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Since the train station, Anne and I come to expect a certain level difficulty when getting from place to place. Today we depart our Kanpur haven for Hyderabad, a sort of benchmark because it is our longest stop. “When we get to Hyderabad…” or “We just need to get to Hyderabad…” we have prefaced our sentences. You would think this place springs chocolate rivers the way we talk.

On our last day here we woke to see the peacocks. Our walk started at 5:30 am, but it was as if the sun never set; the heat was in its crescendo already. They are the national bird and they infiltrate the campus. They symbolize peace, I learned from a Delhi shop keeper during my rebuffs in buying his marble carvings of the creature.

Rahna, Dr. Harish’s wife, told us the birds shed their reticence in the morning. If you rise early enough, she said, you can catch the shy creatures with their guards down and their fans up.

“Why do they congregate here?” I asked.

“I think it must be spiritual.”

They forget their piety when they call to each other, however. As we were sitting in Dr. Harish’s backyard the first night in Kanpur, we heard a sound like a crow-themed car alarm. This one memo activated the rest of the peacocks in the neighborhood and soon we had a serenade of passionate whoops.

“And they eat everything, anything,” Dr. Harish said. The ornithological version of a goat, I added. Whoever consecrated the peacock must have only seen one from afar.

On our walk we saw plenty in their usual state. Their feathers constricted as they cautiously and tiptoed, for they do really tiptoe, in fear at every foreign movement. We started home a bit disappointed, but we had only walked a block and a nap sounded too promising.

I turned my head right for no real purpose. On the roof of the nearest building, a peacock turned in circles with his alluvial wings outspread.

“Oh, look,” I stated to Anne, as if we were always expecting it there. A good blessing for the long, long coming hours.

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The oceans to be cross’d, the distant brought near, the lands to be welded together

This is just to say that Anne, Annette, and I have arrived in Delhi, without much cause for concern, about 24 hours ago. The flight was a nonstop, 14 hr trek, but between the 230 in-flight movie choices, reading a Cosmo, and listening to Old Crow Medicine Show on my iPod, time passed quickly and I had little concept that at any moment we were 37,000 feet about the Atlantic, Russia, Afghanistan.

We have comfortable accommodations in the craziest part of the city. Last night we fell asleep to the alternating cattle moos and cartoon honking of rickshaws and bicycles. We’re staying near the heart of the city, in comfortable but certainly budget accommodations. Today we got our fix of local food and bearings, and tonight we will sleep off the rest of our jet lag.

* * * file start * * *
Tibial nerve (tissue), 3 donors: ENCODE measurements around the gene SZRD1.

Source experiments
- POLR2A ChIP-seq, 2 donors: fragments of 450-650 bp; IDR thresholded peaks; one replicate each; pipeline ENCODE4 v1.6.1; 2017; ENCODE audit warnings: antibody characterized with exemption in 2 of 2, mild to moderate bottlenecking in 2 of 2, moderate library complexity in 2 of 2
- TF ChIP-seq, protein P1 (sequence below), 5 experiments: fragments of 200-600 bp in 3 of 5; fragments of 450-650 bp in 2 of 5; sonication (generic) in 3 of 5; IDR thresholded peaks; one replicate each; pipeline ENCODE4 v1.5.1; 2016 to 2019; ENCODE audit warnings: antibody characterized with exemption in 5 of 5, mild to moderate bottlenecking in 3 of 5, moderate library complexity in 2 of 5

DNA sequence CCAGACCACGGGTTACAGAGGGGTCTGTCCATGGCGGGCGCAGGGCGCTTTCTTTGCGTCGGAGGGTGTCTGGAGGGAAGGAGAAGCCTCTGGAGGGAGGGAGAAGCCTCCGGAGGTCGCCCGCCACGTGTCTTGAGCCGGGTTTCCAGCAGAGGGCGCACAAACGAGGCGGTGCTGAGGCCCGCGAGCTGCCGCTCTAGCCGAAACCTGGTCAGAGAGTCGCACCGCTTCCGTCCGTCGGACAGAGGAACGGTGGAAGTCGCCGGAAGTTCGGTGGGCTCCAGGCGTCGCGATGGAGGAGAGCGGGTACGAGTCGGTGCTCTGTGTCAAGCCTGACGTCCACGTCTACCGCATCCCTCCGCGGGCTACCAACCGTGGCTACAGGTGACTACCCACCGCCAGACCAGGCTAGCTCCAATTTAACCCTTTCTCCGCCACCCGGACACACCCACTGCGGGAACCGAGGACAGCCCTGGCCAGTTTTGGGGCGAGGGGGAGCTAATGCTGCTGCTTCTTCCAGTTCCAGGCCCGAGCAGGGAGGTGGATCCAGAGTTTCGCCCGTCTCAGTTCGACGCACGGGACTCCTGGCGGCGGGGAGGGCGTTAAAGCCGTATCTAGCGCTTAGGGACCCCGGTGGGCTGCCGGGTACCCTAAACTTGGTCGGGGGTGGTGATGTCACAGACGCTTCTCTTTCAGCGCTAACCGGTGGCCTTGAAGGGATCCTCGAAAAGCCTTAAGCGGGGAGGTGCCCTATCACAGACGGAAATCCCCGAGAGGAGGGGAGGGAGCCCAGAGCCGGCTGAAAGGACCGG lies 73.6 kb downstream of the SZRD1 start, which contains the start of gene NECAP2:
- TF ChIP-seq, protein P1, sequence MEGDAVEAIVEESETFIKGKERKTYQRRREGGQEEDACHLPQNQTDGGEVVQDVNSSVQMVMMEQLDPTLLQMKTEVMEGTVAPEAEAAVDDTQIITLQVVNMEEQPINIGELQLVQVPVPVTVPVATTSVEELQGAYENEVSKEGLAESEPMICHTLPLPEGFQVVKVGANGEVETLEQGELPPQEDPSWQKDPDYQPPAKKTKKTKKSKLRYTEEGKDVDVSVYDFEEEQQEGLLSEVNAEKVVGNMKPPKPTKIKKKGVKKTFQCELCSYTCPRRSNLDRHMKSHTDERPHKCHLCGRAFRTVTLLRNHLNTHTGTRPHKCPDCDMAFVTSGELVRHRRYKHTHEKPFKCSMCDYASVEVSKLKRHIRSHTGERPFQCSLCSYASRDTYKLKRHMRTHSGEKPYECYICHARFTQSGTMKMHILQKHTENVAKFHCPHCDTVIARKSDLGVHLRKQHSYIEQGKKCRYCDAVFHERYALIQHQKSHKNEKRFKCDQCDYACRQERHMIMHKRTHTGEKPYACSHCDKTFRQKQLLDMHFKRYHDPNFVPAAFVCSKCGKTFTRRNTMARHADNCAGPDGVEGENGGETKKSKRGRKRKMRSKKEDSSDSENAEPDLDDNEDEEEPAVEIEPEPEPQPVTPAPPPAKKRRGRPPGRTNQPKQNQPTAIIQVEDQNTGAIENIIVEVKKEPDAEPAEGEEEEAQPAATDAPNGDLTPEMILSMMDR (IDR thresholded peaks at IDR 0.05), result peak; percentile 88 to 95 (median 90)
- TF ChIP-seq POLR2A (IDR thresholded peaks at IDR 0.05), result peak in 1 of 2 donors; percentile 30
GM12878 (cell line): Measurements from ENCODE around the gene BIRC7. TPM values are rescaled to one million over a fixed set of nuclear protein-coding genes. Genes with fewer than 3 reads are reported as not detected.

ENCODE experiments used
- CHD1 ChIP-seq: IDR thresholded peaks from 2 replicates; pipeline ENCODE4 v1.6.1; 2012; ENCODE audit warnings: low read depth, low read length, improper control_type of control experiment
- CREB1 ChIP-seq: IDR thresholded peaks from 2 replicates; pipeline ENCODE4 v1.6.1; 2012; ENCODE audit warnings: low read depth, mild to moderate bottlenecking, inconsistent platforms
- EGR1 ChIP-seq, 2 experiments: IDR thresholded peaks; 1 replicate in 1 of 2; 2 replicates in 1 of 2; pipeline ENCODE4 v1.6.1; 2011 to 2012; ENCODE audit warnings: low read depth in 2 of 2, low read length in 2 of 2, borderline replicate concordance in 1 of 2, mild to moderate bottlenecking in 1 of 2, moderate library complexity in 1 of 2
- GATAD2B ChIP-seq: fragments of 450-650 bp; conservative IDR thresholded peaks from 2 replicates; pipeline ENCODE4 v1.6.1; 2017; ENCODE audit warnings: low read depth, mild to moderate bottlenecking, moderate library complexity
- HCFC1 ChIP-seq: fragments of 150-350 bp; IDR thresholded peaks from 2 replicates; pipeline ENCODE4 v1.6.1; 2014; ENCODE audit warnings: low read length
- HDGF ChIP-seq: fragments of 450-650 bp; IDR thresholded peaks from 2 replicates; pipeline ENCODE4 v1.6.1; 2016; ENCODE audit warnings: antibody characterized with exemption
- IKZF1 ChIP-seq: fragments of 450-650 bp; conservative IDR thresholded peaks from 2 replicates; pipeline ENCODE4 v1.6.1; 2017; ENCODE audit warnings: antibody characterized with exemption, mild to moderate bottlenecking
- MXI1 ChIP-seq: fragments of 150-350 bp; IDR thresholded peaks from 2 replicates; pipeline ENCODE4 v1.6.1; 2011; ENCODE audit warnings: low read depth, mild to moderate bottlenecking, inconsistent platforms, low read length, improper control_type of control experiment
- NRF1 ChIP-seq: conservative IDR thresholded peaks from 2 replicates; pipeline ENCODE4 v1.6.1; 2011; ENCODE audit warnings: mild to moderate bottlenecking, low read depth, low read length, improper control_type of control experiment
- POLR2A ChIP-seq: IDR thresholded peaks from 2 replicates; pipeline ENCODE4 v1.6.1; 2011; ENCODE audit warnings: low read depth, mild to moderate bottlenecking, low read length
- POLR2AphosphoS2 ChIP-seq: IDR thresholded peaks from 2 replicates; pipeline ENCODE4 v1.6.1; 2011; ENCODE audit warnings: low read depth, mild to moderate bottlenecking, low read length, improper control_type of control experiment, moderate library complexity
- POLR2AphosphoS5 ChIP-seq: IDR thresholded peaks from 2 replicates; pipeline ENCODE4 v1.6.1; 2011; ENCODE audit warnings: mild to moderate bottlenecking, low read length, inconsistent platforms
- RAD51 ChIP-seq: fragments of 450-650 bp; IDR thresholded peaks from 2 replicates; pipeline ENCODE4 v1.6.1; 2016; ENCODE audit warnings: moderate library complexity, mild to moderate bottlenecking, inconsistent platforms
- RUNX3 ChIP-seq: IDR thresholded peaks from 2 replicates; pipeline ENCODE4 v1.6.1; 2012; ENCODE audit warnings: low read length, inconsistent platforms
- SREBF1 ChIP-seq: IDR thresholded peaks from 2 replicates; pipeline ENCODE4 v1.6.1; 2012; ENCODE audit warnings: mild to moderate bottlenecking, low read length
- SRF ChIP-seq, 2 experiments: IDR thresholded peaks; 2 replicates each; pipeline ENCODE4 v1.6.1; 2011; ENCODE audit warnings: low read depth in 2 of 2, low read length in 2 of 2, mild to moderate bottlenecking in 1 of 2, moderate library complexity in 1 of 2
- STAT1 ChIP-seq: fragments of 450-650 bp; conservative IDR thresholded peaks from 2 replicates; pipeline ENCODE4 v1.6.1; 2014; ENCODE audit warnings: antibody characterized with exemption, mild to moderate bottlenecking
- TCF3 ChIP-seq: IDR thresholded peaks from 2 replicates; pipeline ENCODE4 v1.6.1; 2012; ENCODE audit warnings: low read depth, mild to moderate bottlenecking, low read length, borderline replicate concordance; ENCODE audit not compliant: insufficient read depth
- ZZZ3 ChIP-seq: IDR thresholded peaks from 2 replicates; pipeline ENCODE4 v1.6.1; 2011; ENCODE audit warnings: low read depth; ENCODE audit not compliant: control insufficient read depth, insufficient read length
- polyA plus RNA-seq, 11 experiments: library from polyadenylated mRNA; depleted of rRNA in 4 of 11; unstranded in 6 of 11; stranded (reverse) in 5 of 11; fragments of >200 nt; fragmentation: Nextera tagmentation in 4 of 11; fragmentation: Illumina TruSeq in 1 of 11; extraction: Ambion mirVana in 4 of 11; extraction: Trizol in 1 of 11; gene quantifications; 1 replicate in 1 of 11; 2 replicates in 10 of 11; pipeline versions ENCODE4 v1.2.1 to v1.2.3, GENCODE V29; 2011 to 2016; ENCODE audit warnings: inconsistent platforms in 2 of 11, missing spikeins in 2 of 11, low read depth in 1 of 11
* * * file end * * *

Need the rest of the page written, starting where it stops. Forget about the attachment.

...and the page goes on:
My internet connection is spotty at best, and the power frequently cuts out in the whole building, so my post from here on out may be infrequent and retroactive in their content. What I can say is that India is intimidating , yes, but manageable, and English is available from every mouth, even the mango street vendor, who says “Hello” to show that he, too, knows one little bit of the language. But already it seems like a façade of ease, because lurking behind every phrase is a Hindi turn of the tongue.

I am enjoying the trip immensely, despite the layer of dust and grim already covering my body even after a day. Every particle of my skin is being assimilated, it seems. It’s still difficult to wrap my mind around the distance from home and different in culture, as assaulting as the colors, smells, and noises are at all hours. That I am here to stay and to survive is more definite when written than realized.


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no iPod juice

phone charged to one bar

6:11 a.m

2 hrs sleep

too much stuff

but who thought it was a good idea to not bring a hair dryer?

bye America!

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In Between Spaces

“Why do you always get sick when you come home?” An old friend whom I had arranged to meet a few days ago asked.

I hadn’t realized the pattern until he said it. My times at home are now parentheses scything off moments between stressful semesters or vacations. Home and family have their own obligations too and sometimes the weaving of all these realms suffocates me to the point that I just have to watch six episodes of Flip That House! in a row. My body catches up with my schedule here, and home becomes a junkyard for both my material possessions and physical malfunctions. I had already canceled on Justin twice before to recuperate; TiVo and green tea seemed to be the natural remedy for a speedy recovery.